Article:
The phrase ‘bear market’ has been thrown around a lot lately, but it actually has a very specific meaning. In financial speak, markets or assets are said to be in a bear market when their values decline 20% or more from a recent peak. Using that definition, the S&P 500, Dow Jones Industrial Average, and Nasdaq Composite Index all entered bear markets in March.
Markets experienced a brief resurgence at the end of the month after the Trump administration pushed a $2.2 trillion stimulus package through the Senate. But fears of a bear-market reversal remain in focus as the economy heads toward recession.
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Key Bear Market Indicators
While no two bear markets are exactly alike, there are a few tell-tale signs that could indicate the start of a major downtrend. Let’s go over some of these.
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1. Falling Corporate Earnings
A decline in corporate earnings is one of the most obvious signs that a downtrend is likely. If you believe that asset values should reflect underlying fundamentals (i.e., profitability, revenues), then a decline in these key metrics should impact the price of stocks.
Companies in the S&P 500 have been battling a so-called earnings recession for well over a year now. The recession only ended in Q4 2019 when S&P 500 companies reported a tiny year-over-year blended earnings growth rate.
2. Underperformance of Low P/E Stocks
When stocks with low price-to-earnings ratios underperform the broader market, it means that investors are overly fixated on high-growth names. What ends up happening is the most expensive names drive most of the returns in the market. Undervalued companies – like those with low PE ratios – end up being forgotten. That’s exactly what we’re seeing in today’s market.
3. Lackluster Economic Growth
With coronavirus ravaging the U.S. economy, Goldman Sachs recently issued a forecast sighting contraction of up to 24% in the second quarter. That exceeds anything we’ve ever seen in the post-war era.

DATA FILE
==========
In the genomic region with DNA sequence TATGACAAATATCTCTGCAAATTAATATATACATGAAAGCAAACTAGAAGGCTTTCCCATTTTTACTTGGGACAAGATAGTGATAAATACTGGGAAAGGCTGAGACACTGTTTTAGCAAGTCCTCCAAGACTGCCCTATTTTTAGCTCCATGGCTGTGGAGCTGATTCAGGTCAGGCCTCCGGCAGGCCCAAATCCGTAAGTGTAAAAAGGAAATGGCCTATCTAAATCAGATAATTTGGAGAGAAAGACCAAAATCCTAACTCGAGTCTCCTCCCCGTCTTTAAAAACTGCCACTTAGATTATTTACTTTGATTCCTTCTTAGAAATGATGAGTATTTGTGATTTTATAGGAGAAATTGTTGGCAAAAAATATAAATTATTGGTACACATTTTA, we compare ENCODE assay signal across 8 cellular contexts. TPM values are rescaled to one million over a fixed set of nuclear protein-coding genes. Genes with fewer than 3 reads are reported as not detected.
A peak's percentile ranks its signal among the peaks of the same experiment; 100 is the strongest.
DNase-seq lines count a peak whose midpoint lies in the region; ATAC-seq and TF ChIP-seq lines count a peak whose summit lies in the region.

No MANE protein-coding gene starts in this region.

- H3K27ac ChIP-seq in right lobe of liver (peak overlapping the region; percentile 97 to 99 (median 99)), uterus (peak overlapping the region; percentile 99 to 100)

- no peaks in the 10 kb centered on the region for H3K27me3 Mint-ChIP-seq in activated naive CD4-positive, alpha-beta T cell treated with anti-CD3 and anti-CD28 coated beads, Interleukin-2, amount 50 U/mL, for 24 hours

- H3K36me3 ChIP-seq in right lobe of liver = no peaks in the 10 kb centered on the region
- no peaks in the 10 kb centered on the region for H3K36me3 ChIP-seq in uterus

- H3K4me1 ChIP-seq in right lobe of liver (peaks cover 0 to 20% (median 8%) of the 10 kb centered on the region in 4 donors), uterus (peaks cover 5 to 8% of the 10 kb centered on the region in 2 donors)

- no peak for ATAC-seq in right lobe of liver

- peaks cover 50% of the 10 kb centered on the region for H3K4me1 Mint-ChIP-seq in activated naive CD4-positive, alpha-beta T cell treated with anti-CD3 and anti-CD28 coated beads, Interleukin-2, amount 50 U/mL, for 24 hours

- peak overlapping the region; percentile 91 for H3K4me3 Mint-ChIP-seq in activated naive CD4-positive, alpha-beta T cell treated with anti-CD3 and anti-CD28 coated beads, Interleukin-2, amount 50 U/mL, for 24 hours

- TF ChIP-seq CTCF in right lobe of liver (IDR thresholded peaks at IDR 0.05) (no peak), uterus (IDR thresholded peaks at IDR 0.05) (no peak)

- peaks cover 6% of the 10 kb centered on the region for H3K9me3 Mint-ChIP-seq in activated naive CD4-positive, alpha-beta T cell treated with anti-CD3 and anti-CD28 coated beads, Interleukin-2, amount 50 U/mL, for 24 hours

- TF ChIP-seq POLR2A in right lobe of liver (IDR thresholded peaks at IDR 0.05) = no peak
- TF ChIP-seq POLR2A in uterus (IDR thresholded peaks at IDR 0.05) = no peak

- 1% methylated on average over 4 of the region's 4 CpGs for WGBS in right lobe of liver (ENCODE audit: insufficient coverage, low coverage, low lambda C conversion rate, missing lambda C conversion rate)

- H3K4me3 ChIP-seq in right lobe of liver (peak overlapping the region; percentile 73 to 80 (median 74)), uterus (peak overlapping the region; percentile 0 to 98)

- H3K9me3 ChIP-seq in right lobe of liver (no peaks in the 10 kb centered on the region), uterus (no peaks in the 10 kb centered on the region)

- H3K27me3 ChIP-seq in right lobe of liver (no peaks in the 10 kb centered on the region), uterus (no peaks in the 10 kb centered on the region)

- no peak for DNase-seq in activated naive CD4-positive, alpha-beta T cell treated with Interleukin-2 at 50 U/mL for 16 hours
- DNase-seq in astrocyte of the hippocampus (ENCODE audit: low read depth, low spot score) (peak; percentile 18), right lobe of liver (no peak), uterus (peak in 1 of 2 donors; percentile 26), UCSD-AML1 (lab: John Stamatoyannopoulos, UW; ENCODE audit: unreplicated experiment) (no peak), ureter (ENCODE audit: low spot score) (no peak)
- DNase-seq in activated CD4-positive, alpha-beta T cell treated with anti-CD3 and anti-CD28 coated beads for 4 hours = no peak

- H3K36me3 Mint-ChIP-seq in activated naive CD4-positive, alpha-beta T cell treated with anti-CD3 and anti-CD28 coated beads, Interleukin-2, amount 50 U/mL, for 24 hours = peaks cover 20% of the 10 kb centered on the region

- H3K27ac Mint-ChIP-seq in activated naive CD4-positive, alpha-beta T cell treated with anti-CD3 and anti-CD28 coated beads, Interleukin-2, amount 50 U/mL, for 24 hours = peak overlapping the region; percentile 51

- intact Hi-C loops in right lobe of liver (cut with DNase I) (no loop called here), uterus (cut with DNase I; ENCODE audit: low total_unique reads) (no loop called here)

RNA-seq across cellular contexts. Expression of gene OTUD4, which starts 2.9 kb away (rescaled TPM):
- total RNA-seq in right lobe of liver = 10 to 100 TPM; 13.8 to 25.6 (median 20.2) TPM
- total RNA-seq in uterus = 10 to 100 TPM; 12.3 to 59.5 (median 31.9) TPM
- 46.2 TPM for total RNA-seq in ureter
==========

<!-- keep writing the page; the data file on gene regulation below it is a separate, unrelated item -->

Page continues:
While Goldman expects a swift rebound in the second half of the year, the U.S. and global economies have been mired in a ‘growth recession’ for years. Slower growth was widely forecast even before the coronavirus crisis unfolded, with the likes of the International Monetary Fund, World Bank, and Organization for Economic Cooperation and Development downgrading their global outlooks.
4. Inverted Yield Curve
Wall Street’s favorite recession indicator – the inverted yield curve – also has important implications for stocks. Since recessions often lead to bear markets, it stands to reason that economic downturns are bad for risk assets like stocks.
The inverted yield curve – when short-term bonds yield more than longer-term equivalents – first popped up in summer 2019. If history is any indication, then a recession could follow two years later.
5. Tightening Credit Conditions
When it becomes more difficult for companies to borrow money from the bank, it usually means that financial institutions are tightening their belts over concerns of an economic slowdown. A recent survey by the Federal Reserve found that banks expect credit standards to tighten moving forward. That might have changed following the Fed’s emergency interest rate cuts, which brought the target for the federal funds rate back down to 0% to 0.25%.
Other bear-market indicators include weaker business investment, a slowdown in manufacturing activity, and declining consumer confidence. All of these conditions characterize the current economic scenario.
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The Bottom Line
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